Director: Amir Bar-Lev,
Watched at: True/False Film Festival,
Happy Valley is filmmaker Amir Bar-Lev’s dissection of the aftermath of the Jerry Sandusky-Penn State scandal. Arriving on the scene after Sandusky, an assistant football coach to the legendary Joe Paterno, was sentenced to prison on more than forty counts of child sexual abuse, Bar-Lev turns his camera on the university, the surrounding neighborhood, the media and the culture of college football. What I assumed to be a title dreamed up by the director turns out to be the colloquial name of the area where the university resides. It’s an irony Bar-Lev confronts head-on, resulting in a multi-faceted and deeply troubling portrait of a quasi-tribal world of hero worship, secrets, cover-ups, and a peculiarly American form of idolatry.
Happy Valley raises important questions about this country’s fawning reliance on symbols, myth, and so-called community values when forced to grapple with uncomfortable truths or challenges to the status quo. To his credit, Bar-Lev doesn’t set out to answer these questions, instead employing a consistently probing, wry approach that invites us to examine our own reverence for institutions and the heroes they produce. He interviews Joe Paterno’s widow and two of her sons. He talks to a disgruntled Penn State student who sees the university’s outcry over the scandal, and their subsequent dismantling of Paterno’s legend, as nothing more than a hypocritical feint. He also interviews Jerry Sandusky’s adopted son Matt, a disillusioned but searingly honest young father who offers a damning indictment of Sandusky and the ritualized deference paid to a sport and its heroes by an anesthetized community.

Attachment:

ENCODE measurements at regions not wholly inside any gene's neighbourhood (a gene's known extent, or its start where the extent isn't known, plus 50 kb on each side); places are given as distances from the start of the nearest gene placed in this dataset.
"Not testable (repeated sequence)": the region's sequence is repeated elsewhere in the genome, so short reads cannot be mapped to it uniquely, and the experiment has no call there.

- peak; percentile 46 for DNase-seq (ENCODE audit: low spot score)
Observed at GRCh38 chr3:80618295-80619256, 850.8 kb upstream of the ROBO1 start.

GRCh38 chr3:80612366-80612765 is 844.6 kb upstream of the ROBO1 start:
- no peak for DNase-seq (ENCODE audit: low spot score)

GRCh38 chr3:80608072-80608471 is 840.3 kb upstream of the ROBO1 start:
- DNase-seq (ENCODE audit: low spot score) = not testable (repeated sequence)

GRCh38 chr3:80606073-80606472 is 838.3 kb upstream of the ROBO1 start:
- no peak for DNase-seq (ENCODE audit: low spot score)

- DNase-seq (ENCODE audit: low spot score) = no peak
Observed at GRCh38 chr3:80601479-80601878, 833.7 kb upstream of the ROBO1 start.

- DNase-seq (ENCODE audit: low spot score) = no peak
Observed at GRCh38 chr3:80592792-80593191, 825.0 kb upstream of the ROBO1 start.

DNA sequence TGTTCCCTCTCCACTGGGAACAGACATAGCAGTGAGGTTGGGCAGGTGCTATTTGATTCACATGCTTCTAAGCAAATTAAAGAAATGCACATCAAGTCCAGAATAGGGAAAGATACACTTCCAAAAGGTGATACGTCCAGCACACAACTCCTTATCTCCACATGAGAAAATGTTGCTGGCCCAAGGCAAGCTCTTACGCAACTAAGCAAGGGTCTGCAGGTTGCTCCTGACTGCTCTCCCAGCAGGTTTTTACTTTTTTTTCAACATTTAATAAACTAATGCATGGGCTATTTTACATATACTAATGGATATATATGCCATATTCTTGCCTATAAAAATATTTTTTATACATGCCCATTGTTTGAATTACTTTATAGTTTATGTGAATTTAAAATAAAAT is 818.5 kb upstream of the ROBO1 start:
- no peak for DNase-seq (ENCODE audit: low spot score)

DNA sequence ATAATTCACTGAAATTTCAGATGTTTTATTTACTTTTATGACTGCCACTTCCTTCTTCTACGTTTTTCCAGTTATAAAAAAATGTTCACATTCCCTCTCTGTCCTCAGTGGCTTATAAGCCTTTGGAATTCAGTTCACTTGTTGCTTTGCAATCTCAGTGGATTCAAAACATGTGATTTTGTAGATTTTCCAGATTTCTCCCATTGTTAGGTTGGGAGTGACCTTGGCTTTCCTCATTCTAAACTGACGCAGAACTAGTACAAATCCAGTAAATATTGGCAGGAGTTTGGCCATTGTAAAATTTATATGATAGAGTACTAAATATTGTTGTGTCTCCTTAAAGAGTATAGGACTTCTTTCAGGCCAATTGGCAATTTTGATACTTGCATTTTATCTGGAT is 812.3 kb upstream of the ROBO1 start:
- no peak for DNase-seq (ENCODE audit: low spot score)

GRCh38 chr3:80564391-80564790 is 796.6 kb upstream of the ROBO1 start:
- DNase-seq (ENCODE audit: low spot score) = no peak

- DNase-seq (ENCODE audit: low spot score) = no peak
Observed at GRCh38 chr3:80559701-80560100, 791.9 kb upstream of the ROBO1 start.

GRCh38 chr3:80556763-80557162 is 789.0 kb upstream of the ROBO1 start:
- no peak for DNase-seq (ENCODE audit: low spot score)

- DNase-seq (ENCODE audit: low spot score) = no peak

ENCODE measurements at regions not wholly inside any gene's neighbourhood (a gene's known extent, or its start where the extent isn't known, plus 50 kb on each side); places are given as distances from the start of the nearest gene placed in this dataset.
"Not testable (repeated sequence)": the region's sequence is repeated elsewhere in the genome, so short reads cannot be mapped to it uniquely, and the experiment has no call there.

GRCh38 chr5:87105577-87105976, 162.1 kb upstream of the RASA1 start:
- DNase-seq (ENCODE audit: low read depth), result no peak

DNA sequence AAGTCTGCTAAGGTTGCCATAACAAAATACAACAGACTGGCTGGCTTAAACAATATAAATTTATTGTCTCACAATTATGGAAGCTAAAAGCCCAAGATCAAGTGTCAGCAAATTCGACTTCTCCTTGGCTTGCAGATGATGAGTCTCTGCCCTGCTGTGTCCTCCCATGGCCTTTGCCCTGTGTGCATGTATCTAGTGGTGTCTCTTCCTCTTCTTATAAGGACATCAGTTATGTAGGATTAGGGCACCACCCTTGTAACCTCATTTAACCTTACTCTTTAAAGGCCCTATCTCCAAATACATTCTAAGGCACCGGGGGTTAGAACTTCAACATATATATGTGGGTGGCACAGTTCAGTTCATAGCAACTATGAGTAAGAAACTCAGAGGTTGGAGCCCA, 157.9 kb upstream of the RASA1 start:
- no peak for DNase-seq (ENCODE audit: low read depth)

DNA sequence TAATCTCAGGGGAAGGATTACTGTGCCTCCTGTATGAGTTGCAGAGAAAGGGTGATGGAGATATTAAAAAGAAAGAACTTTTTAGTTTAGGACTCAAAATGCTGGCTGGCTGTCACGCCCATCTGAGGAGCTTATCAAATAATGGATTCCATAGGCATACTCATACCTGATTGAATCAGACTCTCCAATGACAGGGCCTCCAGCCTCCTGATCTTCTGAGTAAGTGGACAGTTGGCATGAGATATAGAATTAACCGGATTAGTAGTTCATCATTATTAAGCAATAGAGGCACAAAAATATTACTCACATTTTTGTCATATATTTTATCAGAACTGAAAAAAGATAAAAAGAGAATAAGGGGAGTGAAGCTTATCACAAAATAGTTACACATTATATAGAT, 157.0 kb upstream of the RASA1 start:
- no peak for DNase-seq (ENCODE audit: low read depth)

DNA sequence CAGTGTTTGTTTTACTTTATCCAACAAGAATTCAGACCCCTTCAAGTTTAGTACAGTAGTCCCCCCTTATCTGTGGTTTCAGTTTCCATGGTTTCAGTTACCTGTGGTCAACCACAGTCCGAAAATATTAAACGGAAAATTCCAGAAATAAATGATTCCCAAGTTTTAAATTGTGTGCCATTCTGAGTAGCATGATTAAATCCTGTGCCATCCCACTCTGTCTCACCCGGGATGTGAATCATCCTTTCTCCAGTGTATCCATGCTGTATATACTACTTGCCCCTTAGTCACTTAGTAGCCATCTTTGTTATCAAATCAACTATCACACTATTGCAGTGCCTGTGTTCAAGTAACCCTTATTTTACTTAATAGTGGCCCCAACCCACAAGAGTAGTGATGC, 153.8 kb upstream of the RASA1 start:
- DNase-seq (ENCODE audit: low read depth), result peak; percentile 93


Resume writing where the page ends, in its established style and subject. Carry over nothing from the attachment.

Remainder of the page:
Bar-Lev doesn’t stop there. He sketches a brief biography of Paterno, depicting a man who convinced himself that he, and the football team he commanded, existed on an exalted plane, where the coach’s Lombardi-like aphorisms and charitable largesse were a shield against misconduct. He also returns again and again to an intriguing setting, the town’s beloved mural that depicts Paterno and others, including Sandusky, as immortal totems of good will and benevolence. At one point a halo is added over Paterno’s head. What happens at this location, which also includes a newly installed statue of the coach, serves as a kind of Wailing Wall for fans, tourists and, in one extended scene, a lone protestor who, undaunted by aggressive Paterno apologists, literally makes a stand for the children molested by Sandusky. Bar-Lev also delves into the riot that ensued after Paterno was fired, revealing an ugly undercurrent of brainwashed loyalism in the now very unhappy community of Happy Valley.
The media gets some of the blame for destroying Paterno’s legacy, but here again Bar-Lev takes a different approach. His scenes of news trucks and cameras and stand-ups depict a profession entirely leashed to the 24/7 news cycle, forced into a reactive and reductive mindset, unable or unwilling to report with nuance, interpretation or analysis. They play the same role in Bar-Lev’s The Tillman Story, his devastating and terribly sad tale of former football star-turned-Army Ranger Pat Tillman, whose death by friendly fire in Afghanistan was covered up and exploited by the Bush Administration as a heroic emblem of America’s will to fight. Then, as now, the media dutifully reported whatever came their way.
The release of Happy Valley is aptly timed to the end of the regular college football season, when teams make a push for a major bowl invitation and holiday gatherings are routinely inundated with televised games. But for far too many, football is more than just a game, and it is more than just football. It is a religion, inextricably knotted together with money and power and celebrity. This excellent film offers incriminating evidence of the damage such an unholy alliance can lead to.